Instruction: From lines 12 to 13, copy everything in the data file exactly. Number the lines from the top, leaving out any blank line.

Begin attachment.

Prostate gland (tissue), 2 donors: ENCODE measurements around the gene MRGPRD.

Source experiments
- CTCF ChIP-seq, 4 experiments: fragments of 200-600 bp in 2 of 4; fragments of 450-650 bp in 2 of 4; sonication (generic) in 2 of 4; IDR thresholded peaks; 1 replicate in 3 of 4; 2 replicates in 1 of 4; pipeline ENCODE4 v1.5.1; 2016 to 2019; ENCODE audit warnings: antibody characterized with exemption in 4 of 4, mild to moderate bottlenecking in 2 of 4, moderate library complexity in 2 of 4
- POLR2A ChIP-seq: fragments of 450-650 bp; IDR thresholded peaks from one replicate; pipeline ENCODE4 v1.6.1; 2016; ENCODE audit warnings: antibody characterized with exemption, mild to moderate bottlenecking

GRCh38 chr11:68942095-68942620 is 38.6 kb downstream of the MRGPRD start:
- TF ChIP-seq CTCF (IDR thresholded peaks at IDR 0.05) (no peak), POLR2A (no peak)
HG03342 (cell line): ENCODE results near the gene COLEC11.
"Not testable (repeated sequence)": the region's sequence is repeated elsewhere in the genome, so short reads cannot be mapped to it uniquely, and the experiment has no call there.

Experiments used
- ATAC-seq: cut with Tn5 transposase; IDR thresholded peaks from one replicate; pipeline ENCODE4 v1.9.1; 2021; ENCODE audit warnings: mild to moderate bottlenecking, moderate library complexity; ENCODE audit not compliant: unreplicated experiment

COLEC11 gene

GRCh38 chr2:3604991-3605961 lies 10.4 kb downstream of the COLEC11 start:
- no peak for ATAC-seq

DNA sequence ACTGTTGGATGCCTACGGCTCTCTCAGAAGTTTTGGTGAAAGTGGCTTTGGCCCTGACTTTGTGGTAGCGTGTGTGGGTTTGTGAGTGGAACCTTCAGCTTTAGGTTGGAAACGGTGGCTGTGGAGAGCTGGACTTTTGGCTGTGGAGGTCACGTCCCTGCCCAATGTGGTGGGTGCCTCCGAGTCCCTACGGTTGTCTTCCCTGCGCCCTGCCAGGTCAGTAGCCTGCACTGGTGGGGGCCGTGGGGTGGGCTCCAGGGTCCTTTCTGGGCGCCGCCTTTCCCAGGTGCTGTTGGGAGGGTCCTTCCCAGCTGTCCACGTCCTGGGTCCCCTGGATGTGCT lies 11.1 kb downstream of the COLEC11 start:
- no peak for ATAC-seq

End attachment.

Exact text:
GRCh38 chr2:3604991-3605961 lies 10.4 kb downstream of the COLEC11 start:
- no peak for ATAC-seq